Harvard medical school Post stroke: Addressing thinking and memory problems A stroke can disrupt your ability to think clearly and can cause problems with your memory, attention, and organizational abilities. Both speech and occupational therapists work with people to improve these areas and to develop strategies to compensate for problems — for example, using cue cards and detailed lists or simplifying daily routines. Coping with spatial neglect. One fairly common effect of stroke is called "neglect." This is a lack of awareness of one side of the body and the space around that side of the body. The left side is more commonly affected than the right. If you have neglect, you may bump into things on your left without noticing them, shave or apply makeup only on the right side of your face, or eat food on only the right side of your plate. Skin Care and Repair Protect your brain: That’s the strategy that Harvard doctors recommend in this report on preventing and treating stroke. Whether you’ve already had a mini-stroke or a major stroke, or have been warned that your high blood pressure might cause a future stroke, Stroke: Diagnosing, treating, and recovering from a "brain attack" provides help and advice. If you have this problem, occupational and speech therapists will cue you to look frequently toward your neglected side and then teach you to cue yourself. One example: A red line down the left margin of the page you are reading may help remind you to look all the way to the marker so you see all the words on that line. A variety of software programs and games can also help train people to pay attention to the things on the neglected side. Caregivers and family members can help by setting important objects (food, writing implements) on the person's neglected side to train him or her to focus more on that side. Prism glasses — which are shaped in a way that changes the focus point of your eyes — can be helpful to shift your view more toward the neglected side. To learn more about strokes and how they can affect you, read Stroke: Diagnosing, treating, and recovering from a "brain attack", a Special Health Report from Harvard Medical School.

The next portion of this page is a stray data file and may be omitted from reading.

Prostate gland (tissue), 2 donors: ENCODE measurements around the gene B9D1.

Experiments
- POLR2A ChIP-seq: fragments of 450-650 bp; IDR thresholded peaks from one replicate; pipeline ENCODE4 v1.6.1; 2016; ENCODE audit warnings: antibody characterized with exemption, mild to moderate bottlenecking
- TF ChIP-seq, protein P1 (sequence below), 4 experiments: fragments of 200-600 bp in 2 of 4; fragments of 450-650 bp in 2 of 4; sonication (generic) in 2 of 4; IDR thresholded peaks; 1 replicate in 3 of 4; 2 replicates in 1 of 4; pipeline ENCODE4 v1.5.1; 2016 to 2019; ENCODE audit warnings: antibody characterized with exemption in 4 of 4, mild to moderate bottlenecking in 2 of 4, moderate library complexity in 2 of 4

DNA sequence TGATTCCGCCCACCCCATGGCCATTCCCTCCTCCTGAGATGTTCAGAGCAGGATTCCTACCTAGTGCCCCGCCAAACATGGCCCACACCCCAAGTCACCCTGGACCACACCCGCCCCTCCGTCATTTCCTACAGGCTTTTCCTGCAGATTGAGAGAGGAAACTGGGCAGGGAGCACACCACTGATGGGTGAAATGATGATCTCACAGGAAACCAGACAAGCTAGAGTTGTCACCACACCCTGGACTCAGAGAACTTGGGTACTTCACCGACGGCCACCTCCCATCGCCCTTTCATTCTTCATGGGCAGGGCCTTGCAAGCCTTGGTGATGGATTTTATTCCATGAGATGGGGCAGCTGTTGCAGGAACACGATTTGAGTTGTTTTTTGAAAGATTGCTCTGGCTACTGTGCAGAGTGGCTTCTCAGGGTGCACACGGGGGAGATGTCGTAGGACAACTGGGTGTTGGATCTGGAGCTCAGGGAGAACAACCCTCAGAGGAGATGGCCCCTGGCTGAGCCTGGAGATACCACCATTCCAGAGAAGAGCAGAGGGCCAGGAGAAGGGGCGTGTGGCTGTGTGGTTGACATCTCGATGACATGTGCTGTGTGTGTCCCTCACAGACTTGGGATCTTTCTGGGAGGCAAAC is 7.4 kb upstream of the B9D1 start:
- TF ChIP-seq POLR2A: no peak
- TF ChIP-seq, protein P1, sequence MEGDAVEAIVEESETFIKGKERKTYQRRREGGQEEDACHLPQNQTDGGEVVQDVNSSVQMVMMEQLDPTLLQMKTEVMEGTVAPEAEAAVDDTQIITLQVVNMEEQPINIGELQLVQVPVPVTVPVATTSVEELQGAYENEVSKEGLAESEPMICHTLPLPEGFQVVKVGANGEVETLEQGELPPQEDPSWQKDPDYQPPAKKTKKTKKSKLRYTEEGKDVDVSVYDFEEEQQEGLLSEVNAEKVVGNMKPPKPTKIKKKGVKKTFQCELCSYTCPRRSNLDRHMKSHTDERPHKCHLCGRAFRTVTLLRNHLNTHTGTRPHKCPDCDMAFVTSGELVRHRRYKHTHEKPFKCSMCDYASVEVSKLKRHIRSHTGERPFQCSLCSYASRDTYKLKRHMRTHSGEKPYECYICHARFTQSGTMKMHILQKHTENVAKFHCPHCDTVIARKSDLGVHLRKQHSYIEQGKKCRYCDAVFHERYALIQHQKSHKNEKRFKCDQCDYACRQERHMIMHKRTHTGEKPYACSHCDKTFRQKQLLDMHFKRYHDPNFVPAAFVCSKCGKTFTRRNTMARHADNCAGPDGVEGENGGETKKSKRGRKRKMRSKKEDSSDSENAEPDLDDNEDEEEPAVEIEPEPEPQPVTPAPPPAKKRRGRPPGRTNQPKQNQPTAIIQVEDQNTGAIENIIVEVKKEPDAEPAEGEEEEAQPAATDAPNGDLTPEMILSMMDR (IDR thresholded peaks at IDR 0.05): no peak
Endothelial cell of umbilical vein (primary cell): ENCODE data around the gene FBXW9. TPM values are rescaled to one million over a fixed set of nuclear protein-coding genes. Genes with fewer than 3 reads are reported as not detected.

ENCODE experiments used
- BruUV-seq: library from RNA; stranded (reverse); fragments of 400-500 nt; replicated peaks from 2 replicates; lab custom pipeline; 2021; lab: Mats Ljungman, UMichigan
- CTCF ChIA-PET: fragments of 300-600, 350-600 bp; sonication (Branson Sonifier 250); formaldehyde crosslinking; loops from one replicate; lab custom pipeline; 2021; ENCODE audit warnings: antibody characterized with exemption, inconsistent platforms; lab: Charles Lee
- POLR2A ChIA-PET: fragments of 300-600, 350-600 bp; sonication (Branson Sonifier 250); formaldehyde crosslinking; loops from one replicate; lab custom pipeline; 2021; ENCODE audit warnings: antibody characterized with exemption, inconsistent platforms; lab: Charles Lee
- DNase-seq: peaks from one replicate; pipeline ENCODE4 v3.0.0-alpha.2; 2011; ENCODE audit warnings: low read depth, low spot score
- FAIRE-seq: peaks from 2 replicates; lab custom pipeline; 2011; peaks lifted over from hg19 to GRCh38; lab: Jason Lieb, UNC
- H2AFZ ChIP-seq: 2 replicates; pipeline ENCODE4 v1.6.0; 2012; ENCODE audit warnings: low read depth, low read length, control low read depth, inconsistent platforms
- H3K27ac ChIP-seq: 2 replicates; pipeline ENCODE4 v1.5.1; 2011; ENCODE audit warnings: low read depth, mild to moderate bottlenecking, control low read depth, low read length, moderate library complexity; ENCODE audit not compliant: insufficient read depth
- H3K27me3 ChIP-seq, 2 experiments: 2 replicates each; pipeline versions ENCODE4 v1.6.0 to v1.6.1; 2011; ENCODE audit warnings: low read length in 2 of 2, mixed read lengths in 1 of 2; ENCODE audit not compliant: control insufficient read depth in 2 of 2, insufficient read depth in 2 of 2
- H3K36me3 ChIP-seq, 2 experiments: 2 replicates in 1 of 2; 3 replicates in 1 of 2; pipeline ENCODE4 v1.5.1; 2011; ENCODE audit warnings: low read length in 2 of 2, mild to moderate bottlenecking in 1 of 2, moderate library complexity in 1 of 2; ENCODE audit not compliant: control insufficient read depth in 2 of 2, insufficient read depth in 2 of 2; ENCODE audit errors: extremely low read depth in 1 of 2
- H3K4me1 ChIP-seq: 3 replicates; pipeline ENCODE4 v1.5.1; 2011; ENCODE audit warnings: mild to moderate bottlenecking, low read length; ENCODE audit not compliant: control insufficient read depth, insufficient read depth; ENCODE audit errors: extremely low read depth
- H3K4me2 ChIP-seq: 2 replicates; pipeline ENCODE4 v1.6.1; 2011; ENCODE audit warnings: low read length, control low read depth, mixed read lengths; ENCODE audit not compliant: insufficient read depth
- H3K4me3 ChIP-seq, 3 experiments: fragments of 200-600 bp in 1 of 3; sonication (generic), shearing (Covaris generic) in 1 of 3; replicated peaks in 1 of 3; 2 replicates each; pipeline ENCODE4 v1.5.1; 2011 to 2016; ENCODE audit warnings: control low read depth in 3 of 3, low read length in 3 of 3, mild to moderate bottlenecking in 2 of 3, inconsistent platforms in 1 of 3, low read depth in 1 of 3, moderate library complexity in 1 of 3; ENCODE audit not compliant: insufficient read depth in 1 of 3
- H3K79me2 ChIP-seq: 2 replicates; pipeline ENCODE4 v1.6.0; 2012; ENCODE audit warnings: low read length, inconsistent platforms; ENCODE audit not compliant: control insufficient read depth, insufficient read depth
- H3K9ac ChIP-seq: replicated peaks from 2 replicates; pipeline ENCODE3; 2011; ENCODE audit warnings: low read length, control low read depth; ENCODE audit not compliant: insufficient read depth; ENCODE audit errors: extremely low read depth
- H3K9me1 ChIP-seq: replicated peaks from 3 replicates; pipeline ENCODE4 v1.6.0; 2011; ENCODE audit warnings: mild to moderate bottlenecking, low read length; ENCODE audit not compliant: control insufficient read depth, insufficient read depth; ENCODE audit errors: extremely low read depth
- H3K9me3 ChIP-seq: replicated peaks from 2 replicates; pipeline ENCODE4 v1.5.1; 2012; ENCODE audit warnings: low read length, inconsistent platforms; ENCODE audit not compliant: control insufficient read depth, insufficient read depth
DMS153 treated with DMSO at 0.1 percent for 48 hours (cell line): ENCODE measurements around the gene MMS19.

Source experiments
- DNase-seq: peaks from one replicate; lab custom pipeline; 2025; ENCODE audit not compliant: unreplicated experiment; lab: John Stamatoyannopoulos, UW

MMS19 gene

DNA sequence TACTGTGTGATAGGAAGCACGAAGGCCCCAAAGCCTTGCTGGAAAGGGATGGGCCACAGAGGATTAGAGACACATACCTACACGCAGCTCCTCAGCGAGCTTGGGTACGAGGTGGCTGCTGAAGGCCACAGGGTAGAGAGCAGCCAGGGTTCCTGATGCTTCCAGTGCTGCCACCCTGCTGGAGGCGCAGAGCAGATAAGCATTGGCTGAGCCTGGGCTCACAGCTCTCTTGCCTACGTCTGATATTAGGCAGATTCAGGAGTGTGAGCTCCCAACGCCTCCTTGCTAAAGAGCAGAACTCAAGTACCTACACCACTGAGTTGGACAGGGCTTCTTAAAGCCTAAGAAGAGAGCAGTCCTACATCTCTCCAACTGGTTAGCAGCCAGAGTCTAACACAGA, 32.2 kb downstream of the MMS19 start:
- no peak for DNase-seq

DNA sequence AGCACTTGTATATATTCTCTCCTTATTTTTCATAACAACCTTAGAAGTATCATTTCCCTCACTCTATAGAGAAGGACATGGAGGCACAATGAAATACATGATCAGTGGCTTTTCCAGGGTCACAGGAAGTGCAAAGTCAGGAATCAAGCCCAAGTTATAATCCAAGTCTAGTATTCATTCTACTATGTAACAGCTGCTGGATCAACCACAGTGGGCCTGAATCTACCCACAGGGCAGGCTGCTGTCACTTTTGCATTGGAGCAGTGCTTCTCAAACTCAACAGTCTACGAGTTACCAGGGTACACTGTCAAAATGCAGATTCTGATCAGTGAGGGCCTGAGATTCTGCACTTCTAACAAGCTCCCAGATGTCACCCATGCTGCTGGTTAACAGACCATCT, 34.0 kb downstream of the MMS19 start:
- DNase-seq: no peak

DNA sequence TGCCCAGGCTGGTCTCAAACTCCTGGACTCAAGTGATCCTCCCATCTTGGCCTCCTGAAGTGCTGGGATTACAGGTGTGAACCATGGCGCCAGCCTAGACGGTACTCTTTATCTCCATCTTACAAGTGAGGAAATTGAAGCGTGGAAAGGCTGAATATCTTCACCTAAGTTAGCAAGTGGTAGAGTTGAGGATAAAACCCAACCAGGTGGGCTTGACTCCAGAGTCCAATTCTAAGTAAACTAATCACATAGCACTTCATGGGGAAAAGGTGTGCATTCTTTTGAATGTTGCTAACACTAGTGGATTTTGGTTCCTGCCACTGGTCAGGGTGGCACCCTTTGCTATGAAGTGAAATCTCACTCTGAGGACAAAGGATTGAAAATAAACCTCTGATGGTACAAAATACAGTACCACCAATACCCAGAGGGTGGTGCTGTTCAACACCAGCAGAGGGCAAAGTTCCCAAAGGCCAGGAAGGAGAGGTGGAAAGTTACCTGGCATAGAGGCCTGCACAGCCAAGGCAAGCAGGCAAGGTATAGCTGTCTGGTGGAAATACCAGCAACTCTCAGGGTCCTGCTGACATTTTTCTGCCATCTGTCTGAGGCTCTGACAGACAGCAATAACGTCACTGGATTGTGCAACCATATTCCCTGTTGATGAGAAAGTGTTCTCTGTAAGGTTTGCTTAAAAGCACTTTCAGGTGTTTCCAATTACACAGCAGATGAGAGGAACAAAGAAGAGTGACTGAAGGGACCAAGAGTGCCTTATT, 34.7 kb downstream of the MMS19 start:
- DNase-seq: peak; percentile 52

Taking blood pressure in both arms may reveal a higher heart attack risk. TRUE: You should measure blood pressure in both arms. A difference of 10 points or more means a 38% greater chance of having a heart attack — something you should talk to your doctor about. Coated aspirin is better if you are taking it daily for your heart. FALSE: If you’re taking daily aspirin for your heart, don’t use coated aspirin. It won’t protect your stomach AND not all the aspirin will get into your blood stream. You’re better off with chewable “baby aspirin.” Dietary fat wreaks havoc on your heart and your memory. FALSE: Not all dietary fat wreaks havoc on your heart and memory. Saturated fat (in butter and red meat) can harm both memory and artery health while monosaturated fats (in olive oil and fish) actually improve both memory and heart health. Harvard heart letter